ft) is claimed that the number of c»w» treated at the Wellington Hospital is equalled by few hospitals in tha colony, The annual receipts for the y«r wwunt to £13,778 6s, and the expenditure to £11,639 las sd, of which £3081 lis fid goes for provisions and £325|S 3i lid for wages. The annual returns show that during the year 1627 patients have been treated at an average cost of 3s 4Jd a day, or 3d less than lasf year. They have been of all nationalities, comprising Africans,' Japanese, Chinese, Russians, Swiss, Italians, Swedes, Greeks, Assyrians, and almost every other nationality under the sun. The coleniala treated numbered 775, and the next highest art English, 418 1 then com the Irish, 193, and the Scotch J3O, while Wales only contributed 7. They have come, spine of them, from long distance*, from the West Coast of the South Island, from Ifpw Plymouth aqd Napier, The tqtflqajlsatiy* days' stay in the hospital has been 57,341, or aq average <jf 35 days each. The number of outdoor patients treated during the year was 2807, and the attendance 13.291. The number of patients actually admitted during the year was 1467, and the number discharged 1348, while 109 deasf occurred, The males predominate over the temples by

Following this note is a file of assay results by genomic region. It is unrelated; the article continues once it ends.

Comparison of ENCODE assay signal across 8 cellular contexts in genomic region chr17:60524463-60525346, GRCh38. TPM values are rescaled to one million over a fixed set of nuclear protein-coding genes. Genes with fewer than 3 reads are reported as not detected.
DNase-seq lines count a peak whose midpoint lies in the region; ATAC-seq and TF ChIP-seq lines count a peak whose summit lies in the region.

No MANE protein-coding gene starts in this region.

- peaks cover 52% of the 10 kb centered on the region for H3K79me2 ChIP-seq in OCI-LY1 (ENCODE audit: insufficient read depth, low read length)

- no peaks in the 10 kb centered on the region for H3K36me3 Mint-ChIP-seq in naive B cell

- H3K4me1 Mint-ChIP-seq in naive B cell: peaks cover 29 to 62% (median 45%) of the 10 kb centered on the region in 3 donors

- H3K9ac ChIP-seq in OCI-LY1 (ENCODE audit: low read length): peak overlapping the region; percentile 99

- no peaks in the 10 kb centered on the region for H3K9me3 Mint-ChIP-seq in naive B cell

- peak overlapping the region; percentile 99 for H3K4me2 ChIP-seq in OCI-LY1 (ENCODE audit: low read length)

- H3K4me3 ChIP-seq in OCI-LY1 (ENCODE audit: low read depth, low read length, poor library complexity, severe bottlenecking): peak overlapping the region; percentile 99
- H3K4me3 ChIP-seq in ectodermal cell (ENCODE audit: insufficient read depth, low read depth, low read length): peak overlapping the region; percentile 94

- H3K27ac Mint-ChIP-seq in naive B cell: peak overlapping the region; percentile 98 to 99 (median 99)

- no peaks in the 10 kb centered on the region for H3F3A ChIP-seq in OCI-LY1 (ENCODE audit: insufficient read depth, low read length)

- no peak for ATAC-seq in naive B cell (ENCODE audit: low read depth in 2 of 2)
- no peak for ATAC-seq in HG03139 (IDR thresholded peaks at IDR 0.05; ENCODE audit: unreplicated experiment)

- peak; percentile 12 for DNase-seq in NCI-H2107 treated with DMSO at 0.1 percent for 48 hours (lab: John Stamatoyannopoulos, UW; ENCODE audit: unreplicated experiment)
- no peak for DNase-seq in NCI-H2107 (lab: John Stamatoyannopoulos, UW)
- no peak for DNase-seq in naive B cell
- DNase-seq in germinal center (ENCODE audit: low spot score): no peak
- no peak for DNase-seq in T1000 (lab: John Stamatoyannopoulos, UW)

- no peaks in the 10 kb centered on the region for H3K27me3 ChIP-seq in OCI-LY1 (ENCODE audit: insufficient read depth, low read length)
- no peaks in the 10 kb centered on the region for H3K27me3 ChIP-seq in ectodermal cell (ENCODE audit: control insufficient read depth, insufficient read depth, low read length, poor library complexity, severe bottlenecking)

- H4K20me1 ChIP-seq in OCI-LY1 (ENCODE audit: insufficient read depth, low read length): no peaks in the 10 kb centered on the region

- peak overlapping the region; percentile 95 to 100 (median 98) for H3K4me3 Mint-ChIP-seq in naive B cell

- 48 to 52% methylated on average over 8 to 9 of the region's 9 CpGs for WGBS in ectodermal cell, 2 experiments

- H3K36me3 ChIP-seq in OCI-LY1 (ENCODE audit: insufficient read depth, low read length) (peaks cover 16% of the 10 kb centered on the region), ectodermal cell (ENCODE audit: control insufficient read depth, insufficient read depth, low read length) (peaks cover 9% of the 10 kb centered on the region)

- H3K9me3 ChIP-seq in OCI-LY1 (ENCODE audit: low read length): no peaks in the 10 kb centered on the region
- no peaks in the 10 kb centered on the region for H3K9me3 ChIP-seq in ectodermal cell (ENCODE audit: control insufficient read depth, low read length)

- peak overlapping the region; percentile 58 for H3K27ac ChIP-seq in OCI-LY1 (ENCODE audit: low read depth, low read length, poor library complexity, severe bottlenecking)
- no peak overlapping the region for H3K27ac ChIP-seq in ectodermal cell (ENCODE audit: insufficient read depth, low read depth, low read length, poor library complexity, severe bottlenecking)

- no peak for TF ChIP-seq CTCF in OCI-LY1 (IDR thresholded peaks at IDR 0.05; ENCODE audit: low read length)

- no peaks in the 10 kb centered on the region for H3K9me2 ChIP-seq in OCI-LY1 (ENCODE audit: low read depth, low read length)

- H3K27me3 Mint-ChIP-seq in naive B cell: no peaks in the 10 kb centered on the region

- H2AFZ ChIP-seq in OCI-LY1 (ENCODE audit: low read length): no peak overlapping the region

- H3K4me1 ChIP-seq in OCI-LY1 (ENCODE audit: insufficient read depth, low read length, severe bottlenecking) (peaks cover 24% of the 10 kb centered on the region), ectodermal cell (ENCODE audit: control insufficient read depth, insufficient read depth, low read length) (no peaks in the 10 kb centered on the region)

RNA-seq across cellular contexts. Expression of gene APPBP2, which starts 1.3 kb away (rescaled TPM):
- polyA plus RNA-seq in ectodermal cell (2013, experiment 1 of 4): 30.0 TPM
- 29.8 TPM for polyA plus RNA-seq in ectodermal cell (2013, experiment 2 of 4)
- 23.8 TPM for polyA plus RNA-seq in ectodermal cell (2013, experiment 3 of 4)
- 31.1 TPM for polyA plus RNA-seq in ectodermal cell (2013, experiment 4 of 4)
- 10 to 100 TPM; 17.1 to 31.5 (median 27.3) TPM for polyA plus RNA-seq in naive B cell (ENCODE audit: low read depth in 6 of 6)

A twotyear-old son of Air. Robert Hutchinson, of Walton, wai admitted to the Hamilton Hospital yesterday, wj(h a broken thigh bone. The little fellow accidentally fell off a door step with the above unfortunate result. The broken limb was at once set by Dr. Kenny, and thp child (ii doing as well as could be expected. The student; of St. John's Cpllege, Tamaki, have taken steps to give definite expression to thoir sentiments of loyalty to Her Majesty the Queen in connection-with the forthcoming Diamond Jubilee celebrations. By last Saturday's, San Francisco mail they sent to England an illuminated address to Her Majesty, and as this appears to be the only address sent from Auckland in this connection, (hp students c|aim the honor pf representing the province in this respect. It is ajso stated tint St. John's is thg only college in A|ew {Zealand whjph fiat taken such a step. The College ptudppt* are taking advantage of the presence of the Primate 0 New Zealand (Bishop Cowia) in England, and their intention is that their patriotic address will be presented to Her Majesty through the agency of His Lordship.